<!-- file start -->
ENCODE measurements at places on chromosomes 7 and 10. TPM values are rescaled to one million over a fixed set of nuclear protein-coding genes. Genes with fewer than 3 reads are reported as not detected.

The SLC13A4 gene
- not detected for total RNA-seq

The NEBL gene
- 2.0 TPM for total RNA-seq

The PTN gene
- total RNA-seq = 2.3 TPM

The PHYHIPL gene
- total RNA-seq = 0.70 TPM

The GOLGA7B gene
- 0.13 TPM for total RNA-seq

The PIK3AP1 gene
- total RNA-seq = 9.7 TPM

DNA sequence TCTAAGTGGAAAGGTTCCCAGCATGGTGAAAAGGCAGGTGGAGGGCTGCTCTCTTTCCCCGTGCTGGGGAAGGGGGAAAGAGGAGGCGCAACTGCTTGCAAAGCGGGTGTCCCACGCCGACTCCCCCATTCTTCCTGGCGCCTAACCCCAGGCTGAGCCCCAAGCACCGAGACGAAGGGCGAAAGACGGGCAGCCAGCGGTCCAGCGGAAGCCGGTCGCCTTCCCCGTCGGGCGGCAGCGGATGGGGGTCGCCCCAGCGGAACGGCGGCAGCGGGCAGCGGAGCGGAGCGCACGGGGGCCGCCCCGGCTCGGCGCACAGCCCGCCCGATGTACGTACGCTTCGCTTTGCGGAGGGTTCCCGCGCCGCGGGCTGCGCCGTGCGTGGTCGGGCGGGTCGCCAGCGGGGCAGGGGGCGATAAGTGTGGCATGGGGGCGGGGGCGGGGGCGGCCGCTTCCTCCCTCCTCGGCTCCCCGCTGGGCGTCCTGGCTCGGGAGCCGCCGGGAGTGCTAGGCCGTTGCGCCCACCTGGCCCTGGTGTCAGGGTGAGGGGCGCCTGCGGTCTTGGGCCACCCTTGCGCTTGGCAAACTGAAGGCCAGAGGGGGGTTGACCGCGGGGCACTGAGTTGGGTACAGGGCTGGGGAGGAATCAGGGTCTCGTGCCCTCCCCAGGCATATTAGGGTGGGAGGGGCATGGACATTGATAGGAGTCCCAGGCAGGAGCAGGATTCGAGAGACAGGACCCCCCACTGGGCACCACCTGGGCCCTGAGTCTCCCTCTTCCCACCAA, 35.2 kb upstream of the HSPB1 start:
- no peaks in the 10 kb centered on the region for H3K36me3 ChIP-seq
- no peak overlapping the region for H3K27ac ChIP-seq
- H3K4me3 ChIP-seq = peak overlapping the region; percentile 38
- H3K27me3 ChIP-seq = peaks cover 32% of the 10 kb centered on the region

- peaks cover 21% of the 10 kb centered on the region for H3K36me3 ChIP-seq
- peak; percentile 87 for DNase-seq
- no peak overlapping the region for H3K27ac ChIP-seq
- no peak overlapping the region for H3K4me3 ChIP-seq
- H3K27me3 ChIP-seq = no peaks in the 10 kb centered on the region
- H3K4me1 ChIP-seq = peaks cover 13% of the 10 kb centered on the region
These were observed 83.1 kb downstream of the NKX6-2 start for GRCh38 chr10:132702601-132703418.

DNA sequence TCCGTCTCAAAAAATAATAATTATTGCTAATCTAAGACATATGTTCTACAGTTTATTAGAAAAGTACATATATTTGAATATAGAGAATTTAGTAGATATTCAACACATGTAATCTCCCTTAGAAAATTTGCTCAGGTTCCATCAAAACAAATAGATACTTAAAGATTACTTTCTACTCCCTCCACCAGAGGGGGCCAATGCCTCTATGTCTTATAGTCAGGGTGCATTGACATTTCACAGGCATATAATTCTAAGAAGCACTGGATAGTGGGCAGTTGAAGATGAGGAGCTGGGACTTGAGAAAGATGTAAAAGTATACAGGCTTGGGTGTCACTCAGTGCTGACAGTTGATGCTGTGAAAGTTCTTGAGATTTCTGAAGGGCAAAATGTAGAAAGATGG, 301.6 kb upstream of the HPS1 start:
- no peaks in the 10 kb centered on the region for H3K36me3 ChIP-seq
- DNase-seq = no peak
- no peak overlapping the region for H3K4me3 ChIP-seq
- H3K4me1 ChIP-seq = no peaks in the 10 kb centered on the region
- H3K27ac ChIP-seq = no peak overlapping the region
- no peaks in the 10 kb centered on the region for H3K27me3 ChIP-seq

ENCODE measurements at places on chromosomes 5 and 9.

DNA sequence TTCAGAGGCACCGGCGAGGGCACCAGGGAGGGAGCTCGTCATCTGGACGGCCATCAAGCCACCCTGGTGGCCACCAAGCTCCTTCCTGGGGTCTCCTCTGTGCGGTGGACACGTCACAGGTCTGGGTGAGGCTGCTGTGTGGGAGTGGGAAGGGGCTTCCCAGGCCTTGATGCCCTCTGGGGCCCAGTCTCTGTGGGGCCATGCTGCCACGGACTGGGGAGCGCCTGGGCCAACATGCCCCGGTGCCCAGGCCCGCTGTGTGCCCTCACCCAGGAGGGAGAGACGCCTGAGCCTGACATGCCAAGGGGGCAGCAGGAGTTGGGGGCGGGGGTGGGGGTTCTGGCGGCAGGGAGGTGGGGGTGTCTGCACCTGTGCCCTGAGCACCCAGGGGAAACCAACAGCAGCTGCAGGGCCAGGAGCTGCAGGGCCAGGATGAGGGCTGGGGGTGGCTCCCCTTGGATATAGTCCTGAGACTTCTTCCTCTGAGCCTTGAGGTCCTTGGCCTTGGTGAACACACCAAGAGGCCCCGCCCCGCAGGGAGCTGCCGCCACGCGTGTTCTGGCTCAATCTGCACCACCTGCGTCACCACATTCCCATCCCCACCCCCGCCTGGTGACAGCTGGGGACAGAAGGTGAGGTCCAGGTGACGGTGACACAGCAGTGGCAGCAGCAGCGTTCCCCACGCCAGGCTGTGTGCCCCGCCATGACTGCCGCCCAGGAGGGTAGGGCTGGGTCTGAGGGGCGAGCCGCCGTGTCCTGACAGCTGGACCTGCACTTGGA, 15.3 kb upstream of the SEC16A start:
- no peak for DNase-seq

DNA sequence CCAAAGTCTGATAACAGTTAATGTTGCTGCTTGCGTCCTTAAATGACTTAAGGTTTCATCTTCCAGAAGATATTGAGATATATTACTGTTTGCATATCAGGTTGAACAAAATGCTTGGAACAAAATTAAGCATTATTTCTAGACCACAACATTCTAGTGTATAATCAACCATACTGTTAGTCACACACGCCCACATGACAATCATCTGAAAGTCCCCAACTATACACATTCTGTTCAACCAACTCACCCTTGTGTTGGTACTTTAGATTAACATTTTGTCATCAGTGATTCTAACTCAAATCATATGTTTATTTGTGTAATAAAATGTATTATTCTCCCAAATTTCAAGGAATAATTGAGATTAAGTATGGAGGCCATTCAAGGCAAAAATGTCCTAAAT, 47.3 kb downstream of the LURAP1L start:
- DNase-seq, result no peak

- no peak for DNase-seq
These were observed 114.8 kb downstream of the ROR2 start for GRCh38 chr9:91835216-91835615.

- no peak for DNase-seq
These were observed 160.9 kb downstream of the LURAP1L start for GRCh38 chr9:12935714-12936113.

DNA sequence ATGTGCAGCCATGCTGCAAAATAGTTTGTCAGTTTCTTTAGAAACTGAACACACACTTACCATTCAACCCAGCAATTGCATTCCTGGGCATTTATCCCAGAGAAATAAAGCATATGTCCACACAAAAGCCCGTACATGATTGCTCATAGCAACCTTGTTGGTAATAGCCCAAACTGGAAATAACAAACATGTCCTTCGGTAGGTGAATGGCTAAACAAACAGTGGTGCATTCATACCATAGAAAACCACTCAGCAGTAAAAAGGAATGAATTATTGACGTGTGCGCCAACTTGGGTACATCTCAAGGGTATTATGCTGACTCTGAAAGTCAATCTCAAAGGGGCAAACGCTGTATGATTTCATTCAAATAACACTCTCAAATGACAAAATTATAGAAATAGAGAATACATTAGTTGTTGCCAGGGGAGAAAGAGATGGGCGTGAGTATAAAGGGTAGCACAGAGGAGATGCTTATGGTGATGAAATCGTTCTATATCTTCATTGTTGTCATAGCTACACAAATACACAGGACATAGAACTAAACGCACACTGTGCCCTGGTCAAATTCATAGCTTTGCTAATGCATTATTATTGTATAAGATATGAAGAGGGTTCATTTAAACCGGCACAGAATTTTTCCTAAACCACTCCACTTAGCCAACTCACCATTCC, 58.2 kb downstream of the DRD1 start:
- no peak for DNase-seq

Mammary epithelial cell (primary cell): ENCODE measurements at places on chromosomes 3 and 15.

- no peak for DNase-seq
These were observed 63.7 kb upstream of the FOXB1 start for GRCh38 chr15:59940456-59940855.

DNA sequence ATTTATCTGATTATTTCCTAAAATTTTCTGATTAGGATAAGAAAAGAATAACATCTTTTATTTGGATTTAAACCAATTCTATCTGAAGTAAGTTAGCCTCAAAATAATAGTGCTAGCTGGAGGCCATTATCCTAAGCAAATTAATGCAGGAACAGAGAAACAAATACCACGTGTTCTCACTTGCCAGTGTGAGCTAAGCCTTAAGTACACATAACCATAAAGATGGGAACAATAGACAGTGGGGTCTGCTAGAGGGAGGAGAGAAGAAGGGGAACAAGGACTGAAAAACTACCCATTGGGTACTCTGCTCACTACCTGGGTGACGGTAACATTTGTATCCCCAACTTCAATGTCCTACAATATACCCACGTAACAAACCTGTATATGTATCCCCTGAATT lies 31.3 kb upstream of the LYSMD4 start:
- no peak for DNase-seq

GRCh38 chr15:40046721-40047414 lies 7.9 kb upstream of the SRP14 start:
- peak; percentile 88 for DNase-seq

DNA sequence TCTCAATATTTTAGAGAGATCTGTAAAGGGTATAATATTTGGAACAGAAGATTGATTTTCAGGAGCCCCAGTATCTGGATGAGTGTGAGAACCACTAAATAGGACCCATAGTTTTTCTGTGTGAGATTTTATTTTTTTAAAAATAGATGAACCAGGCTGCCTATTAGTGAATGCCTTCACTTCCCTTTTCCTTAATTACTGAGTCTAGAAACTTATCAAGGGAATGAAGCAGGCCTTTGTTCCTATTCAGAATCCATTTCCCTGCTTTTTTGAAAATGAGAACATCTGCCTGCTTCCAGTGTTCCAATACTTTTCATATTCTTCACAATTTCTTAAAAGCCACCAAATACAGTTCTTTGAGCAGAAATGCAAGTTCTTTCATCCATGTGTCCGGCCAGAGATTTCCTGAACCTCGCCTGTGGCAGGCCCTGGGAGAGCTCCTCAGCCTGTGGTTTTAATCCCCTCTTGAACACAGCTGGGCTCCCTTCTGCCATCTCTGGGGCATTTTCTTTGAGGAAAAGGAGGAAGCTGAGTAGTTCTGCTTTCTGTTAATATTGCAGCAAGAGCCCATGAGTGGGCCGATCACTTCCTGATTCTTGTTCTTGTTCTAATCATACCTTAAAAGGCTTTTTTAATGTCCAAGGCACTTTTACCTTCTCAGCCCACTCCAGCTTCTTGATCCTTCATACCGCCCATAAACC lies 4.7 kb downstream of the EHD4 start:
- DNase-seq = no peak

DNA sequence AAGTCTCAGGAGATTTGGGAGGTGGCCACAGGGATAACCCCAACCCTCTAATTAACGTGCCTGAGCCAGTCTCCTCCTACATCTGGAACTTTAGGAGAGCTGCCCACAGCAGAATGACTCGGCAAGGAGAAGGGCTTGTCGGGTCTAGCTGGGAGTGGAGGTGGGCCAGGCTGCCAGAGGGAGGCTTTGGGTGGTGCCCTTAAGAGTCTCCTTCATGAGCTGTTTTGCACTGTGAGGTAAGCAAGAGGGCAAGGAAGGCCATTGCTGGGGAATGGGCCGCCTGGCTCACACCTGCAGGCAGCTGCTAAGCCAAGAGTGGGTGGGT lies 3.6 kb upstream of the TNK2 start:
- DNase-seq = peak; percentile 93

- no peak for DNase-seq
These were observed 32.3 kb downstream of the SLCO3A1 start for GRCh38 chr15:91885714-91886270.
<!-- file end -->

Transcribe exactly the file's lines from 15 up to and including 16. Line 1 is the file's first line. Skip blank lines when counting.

- no peaks in the 10 kb centered on the region for H3K36me3 ChIP-seq
- no peak overlapping the region for H3K27ac ChIP-seq